This year's annual Sex and Relationship's issue featured volunteer models representing the diversity of Stony Brook University in terms of race, sexuality and gender identity. ARACELY JIMENEZ/THE STATESMAN

This year’s annual Sex and Relationships Issue featured volunteer models representing the diversity of Stony Brook University in terms of race, sexuality and gender identity. ARACELY JIMENEZ/THE STATESMAN

An article about places students have hooked up on campus published in last week’s Sex and Relationships Issue of The Statesman received a great deal of backlash. This led to further criticism of the Sex and Relationships Issue’s content, The Statesman’s choice to photograph unclothed student models and the publication of the issue as whole.

The Sex and Relationships Issue has been a part of The Statesman for seven years now. It is published annually because sex and relationships are such an integral part of any campus community. It is our job as a college paper to accurately report news to the student body in an interesting and compelling way, whether it be seriously or humorously. The survey referenced in the article not only demonstrates the prevalence of sex and sexuality in our college culture, but also the willingness for students to share their sexual stories. As a student paper, it is our responsibility to report on topics of interest to our audience.

The Statesman is editorially independent from both Stony Brook University and Stony Brook University’s School of Journalism. Nothing we print should be seen as a reflection of those institutions. A majority of our funding comes from advertisements from local businesses, and only a fraction comes from the Undergraduate Student Government, an organization from which we are also editorially independent.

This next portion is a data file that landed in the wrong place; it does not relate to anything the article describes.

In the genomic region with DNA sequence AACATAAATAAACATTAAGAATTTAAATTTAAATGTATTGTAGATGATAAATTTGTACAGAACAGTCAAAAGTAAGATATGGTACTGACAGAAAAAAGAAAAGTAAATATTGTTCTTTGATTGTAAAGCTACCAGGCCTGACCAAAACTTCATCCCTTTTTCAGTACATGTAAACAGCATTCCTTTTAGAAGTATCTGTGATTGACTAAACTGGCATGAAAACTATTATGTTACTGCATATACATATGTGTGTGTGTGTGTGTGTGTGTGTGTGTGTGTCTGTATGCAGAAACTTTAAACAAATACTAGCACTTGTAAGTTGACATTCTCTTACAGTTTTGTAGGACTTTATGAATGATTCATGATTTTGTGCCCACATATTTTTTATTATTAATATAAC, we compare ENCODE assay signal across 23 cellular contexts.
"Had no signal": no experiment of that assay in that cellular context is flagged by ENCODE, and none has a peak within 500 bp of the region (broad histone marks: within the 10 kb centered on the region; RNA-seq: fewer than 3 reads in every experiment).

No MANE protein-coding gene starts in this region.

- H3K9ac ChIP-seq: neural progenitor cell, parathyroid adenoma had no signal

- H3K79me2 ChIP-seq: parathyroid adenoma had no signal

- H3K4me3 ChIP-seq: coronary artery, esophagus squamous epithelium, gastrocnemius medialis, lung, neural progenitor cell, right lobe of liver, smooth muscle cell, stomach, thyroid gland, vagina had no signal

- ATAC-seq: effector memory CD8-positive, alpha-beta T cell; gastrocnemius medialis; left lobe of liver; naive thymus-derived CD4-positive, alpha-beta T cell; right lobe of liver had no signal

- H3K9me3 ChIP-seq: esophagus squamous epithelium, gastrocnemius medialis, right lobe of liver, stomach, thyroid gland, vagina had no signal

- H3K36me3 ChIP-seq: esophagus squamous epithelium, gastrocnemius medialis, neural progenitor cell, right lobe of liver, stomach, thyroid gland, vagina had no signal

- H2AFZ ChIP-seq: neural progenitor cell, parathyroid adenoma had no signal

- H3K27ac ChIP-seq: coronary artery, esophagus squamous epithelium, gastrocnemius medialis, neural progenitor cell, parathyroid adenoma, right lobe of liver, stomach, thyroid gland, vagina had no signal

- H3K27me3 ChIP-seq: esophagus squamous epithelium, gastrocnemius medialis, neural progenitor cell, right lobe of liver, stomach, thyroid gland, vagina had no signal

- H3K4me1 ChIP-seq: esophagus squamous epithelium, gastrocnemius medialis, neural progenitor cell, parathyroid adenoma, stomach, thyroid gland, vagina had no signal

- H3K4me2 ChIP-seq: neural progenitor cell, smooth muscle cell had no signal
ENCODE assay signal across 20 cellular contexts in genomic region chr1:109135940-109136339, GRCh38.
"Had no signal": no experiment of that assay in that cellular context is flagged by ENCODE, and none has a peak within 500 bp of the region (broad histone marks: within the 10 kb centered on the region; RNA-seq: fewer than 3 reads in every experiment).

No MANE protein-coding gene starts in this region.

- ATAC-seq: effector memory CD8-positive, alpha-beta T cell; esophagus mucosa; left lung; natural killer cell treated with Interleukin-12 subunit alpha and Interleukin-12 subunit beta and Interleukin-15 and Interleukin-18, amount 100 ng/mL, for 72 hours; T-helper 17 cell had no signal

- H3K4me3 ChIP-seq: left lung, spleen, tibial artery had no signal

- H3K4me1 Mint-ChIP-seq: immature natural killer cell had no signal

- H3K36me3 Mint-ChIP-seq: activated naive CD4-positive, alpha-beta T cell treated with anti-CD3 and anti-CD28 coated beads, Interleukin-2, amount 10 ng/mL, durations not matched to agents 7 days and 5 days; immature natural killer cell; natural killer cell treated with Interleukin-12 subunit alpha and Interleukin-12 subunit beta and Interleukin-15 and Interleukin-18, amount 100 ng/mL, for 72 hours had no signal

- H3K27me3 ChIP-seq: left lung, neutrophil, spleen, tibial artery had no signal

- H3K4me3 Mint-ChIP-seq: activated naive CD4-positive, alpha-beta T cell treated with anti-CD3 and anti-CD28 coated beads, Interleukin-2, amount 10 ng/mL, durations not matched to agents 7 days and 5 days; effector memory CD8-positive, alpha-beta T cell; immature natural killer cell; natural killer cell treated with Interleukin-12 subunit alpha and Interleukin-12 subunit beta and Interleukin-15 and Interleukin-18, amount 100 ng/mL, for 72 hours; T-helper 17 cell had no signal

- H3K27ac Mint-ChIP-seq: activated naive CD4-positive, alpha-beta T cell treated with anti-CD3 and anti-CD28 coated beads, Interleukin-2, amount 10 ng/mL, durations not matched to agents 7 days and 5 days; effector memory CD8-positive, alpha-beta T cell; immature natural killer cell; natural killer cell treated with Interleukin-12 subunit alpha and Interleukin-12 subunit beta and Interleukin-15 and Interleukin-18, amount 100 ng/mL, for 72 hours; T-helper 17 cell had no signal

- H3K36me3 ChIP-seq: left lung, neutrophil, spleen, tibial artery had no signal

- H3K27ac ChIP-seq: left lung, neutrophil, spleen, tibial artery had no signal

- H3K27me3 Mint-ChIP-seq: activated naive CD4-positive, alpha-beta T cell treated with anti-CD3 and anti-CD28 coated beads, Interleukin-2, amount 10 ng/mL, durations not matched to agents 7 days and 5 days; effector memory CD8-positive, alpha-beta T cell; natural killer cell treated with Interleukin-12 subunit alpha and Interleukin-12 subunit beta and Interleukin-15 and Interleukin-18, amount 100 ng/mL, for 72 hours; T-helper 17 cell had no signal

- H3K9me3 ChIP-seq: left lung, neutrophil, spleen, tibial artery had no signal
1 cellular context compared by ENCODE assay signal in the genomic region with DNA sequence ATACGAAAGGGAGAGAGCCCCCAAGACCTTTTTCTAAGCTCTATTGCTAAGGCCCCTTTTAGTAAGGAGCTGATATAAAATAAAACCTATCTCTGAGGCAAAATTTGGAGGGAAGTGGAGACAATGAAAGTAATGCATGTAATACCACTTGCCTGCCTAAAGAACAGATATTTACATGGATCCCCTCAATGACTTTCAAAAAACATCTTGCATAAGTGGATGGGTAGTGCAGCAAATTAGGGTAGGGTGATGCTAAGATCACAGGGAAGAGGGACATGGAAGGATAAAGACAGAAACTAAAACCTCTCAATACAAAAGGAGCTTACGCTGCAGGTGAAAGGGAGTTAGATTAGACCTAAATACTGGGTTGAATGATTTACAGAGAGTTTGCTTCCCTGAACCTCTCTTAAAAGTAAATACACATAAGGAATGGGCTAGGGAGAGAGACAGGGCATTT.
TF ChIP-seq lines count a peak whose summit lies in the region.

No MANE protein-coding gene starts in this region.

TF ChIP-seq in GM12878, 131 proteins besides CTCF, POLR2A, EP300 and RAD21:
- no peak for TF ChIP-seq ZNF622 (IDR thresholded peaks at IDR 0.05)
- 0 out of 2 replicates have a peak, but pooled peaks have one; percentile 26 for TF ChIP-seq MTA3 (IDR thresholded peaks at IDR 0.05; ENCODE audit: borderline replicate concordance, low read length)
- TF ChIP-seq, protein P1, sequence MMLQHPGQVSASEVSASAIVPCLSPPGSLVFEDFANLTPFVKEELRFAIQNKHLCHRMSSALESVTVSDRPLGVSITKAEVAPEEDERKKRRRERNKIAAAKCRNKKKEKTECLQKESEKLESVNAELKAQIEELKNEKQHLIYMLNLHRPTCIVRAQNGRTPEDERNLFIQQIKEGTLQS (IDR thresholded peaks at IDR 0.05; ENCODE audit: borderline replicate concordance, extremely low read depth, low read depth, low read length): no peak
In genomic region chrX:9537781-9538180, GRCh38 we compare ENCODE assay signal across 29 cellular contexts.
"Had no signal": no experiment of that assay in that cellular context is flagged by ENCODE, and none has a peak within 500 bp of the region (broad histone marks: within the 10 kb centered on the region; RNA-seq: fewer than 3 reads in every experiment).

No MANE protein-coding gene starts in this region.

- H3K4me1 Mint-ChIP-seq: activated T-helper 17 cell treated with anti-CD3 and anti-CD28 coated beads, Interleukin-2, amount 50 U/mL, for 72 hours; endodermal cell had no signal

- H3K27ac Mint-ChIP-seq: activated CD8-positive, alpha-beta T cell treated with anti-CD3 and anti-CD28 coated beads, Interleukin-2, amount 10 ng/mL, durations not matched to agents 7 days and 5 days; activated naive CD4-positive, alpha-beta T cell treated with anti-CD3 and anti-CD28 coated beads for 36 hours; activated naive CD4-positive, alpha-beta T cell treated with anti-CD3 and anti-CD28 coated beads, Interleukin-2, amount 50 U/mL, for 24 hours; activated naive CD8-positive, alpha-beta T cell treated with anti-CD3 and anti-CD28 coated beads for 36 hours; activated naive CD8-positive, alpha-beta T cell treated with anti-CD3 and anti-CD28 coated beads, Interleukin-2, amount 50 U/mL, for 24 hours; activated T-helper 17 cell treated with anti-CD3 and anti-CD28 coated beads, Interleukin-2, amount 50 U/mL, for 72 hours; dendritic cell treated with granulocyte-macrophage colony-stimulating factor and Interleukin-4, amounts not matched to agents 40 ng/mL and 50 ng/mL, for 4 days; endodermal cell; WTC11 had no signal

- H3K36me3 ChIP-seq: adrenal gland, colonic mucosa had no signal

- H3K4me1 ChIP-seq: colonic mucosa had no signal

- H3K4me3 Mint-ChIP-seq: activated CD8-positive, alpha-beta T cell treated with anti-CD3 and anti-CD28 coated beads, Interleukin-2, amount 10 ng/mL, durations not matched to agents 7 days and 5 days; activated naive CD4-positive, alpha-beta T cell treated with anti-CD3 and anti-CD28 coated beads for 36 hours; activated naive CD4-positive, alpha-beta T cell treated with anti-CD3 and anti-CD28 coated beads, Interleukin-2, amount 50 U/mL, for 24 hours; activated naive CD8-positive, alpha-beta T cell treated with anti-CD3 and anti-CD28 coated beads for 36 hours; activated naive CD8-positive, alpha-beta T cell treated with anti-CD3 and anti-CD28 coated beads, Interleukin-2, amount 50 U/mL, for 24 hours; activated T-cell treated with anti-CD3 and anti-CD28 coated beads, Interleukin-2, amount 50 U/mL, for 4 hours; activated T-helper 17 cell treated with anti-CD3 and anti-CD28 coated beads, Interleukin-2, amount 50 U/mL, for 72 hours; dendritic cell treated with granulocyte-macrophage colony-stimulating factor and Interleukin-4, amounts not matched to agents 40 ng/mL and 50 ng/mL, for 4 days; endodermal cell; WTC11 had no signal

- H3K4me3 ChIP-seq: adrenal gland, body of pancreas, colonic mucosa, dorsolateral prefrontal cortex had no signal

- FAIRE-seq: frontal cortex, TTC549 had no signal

Additionally, our credibility as a newspaper does not change based on an issue that gets published once a year. Every editor and staff writer here at The Statesman takes journalism very seriously, and we have proven that time and time again. We have reported on a variety of important stories over the past few years: Title IX, the university administration, national politics on campus, the Athletics Department, and Campus Dining. The Statesman broke the national story of Professor Helmut Norpoth’s prediction of the outcome of the 2016 presidential election, and we have been recognized by the Society of Professional Journalists, the New York Press Association, the Press Club of Long Island and the Fair Media Council for our reporting. Our publication of the Sex and Relationships Issue does not change any of these things. Rather, it is a testament to our ability to engage in a more playful, and no less important, form of journalism.

Regarding the issue’s content, reporting about sex can have many goals: to inform, to give advice, as well as to entertain. There is value in informing our campus about the education of consent, and a great deal of beauty in the honest, raw discussion of what it means to be in an open relationship. That being said, there is also humor and entertainment in the discussion of where students hook up on campus or what song is good to have sex to, and one does not take away from the other. Rather, it adds diversity to the issues and brings levity to the still-taboo topic of sex.

In regard to the photos that coincide with our stories, students should never feel ashamed for taking pride in their own bodies. We offer this photo shoot as a way to accurately illustrate our stories, and every year students have come to us on a voluntary basis, eager to participate. Students have also written about their decision to model for the Sex and Relationships Issue and the importance that the photo shoot held to them.

The Sex and Relationships Issue is a staple of our newspaper. We are here to act as a voice for our campus community, for faculty and students alike. We stand behind our content and the publication of this year’s Sex and Relationships Issue, just as we have for our issues in the past, and just as we will for our issues in the future.